For the 11th straight day, Minnesota residents awoke to a state shutdown. Vital institutions are operating only on a series of court orders keeping the police force and schools open. There are few signs negotiations to reopen the state will lead anywhere.”I don’t see a quick conclusion,” Republican Rep. Larry Howes told the Minneapolis Star Tribune. “If this thing goes to the State Fair, it will probably go to January. That’s my gut.”
Democratic Gov. Mark Dayton and Republican legislators split on whether tax increases should offset deep spending cuts this year. The state must close a $5 billion budget gap.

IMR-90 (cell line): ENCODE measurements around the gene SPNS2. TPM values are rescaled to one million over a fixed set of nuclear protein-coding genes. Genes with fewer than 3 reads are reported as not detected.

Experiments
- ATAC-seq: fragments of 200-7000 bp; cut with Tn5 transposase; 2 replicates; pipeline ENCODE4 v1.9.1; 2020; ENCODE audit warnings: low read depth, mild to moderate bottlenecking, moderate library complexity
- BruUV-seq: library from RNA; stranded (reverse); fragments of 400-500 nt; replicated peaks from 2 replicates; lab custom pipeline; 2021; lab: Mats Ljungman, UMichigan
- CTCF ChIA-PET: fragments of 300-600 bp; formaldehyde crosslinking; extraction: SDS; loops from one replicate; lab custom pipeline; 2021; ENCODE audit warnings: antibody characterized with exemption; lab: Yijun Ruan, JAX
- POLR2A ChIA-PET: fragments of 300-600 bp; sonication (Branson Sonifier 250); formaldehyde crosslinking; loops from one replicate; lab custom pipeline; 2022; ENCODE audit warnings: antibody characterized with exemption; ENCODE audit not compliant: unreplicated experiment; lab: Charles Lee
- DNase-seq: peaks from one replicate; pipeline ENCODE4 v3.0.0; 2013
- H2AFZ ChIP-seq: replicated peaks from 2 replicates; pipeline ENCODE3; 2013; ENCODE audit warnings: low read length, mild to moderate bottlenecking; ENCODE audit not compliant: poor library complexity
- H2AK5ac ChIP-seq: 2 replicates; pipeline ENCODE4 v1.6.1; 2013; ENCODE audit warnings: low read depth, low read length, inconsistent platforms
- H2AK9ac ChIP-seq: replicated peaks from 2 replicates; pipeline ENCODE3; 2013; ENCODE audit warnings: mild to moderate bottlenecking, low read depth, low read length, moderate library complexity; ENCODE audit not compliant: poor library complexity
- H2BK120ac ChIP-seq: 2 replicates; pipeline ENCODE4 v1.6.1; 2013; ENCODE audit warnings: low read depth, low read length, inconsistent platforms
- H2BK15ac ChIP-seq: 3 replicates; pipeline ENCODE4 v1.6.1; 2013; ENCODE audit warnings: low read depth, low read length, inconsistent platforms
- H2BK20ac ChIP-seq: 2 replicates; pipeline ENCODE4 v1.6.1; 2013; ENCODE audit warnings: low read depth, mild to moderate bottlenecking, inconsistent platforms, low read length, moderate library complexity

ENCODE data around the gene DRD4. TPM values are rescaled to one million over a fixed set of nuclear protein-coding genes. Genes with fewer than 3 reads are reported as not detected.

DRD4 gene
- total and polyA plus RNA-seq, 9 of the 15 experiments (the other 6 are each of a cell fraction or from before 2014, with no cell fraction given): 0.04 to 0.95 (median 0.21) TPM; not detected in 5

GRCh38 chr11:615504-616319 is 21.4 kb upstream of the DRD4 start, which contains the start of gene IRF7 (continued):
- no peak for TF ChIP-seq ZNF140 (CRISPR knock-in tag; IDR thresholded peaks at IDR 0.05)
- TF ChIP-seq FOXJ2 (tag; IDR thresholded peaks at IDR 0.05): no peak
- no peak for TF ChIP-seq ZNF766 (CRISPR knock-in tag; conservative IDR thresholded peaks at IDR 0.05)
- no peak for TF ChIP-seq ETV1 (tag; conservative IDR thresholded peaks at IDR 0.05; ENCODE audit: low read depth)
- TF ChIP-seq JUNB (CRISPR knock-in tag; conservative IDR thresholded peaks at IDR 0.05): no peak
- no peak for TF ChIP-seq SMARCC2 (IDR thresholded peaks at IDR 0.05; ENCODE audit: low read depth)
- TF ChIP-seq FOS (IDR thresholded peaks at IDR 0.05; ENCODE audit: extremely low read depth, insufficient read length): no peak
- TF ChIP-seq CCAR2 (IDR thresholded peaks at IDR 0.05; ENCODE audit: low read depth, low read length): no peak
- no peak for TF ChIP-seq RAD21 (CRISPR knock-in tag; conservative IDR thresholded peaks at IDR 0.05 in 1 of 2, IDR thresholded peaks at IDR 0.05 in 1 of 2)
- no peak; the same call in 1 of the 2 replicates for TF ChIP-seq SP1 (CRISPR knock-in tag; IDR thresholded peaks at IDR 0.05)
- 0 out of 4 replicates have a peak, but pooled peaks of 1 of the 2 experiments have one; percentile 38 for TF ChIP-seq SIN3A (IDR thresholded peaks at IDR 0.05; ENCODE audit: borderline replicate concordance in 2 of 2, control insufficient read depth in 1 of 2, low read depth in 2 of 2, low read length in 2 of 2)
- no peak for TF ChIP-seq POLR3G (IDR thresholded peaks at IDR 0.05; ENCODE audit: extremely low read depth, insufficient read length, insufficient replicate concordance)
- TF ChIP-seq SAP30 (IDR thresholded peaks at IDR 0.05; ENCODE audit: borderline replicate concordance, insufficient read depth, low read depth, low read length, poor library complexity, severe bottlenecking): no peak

The temporary funding orders issued by the court-appointed Special Master Kathleen Blatz are based on last fiscal year’s funding levels, meaning the state is paying out far more than it is taking in.
“If we keep spending more than we are bringing in, we will run out of money,” Jim Schowalter, the commissioner of Minnesota Management and Budget told the paper. “We don’t have a huge cushion.”
State Businesses are feeling the pressure of shutdown on their bottom lines, and 22,000 state employees are furloughed. Local bars and restaurants are threatening to shut down as their liquor licenses expire.
Already the state’s credit rating has been downgraded, meaning that the state’s borrowing costs will rise when the government restarts.
“They’ve put us on notice that we aren’t addressing the crisis,” Schowalter said.
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